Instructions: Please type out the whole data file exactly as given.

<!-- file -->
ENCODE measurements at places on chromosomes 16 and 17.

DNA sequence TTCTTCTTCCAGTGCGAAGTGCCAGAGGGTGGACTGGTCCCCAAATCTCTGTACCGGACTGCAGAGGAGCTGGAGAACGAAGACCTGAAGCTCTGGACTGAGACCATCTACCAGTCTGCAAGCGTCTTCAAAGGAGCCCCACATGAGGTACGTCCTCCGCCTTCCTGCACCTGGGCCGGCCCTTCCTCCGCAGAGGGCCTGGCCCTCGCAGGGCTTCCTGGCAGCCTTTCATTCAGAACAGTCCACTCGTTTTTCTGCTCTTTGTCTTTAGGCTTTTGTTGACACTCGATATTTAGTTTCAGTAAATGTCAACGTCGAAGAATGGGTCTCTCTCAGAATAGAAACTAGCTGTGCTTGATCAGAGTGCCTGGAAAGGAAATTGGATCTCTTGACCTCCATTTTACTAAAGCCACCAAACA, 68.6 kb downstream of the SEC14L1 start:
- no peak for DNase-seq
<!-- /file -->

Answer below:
ENCODE measurements at places on chromosomes 16 and 17.

DNA sequence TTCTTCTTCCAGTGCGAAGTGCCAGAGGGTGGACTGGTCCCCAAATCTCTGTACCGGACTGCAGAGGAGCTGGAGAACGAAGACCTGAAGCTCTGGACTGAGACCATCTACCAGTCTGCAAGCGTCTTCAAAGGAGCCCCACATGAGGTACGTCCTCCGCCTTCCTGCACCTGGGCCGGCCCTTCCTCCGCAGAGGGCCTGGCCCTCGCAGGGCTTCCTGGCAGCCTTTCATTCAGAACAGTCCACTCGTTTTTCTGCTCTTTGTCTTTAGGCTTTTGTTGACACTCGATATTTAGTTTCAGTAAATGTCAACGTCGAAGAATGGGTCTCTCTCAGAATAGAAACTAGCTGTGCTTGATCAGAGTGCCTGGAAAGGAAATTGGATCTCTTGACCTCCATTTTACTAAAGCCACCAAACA, 68.6 kb downstream of the SEC14L1 start:
- no peak for DNase-seq